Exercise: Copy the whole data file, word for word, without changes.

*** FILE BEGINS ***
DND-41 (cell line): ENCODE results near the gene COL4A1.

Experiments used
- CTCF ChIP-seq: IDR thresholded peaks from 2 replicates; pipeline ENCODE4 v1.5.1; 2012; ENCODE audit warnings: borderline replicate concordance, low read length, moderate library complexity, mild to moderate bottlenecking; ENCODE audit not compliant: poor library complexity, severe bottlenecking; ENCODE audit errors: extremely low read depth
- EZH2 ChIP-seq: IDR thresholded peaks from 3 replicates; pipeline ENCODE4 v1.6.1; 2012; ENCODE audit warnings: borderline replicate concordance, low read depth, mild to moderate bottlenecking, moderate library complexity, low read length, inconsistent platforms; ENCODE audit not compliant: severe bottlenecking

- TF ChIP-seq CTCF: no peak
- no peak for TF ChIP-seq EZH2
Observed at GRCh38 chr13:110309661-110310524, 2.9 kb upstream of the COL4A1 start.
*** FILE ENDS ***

DND-41 (cell line): ENCODE results near the gene COL4A1.

Experiments used
- CTCF ChIP-seq: IDR thresholded peaks from 2 replicates; pipeline ENCODE4 v1.5.1; 2012; ENCODE audit warnings: borderline replicate concordance, low read length, moderate library complexity, mild to moderate bottlenecking; ENCODE audit not compliant: poor library complexity, severe bottlenecking; ENCODE audit errors: extremely low read depth
- EZH2 ChIP-seq: IDR thresholded peaks from 3 replicates; pipeline ENCODE4 v1.6.1; 2012; ENCODE audit warnings: borderline replicate concordance, low read depth, mild to moderate bottlenecking, moderate library complexity, low read length, inconsistent platforms; ENCODE audit not compliant: severe bottlenecking

- TF ChIP-seq CTCF: no peak
- no peak for TF ChIP-seq EZH2
Observed at GRCh38 chr13:110309661-110310524, 2.9 kb upstream of the COL4A1 start.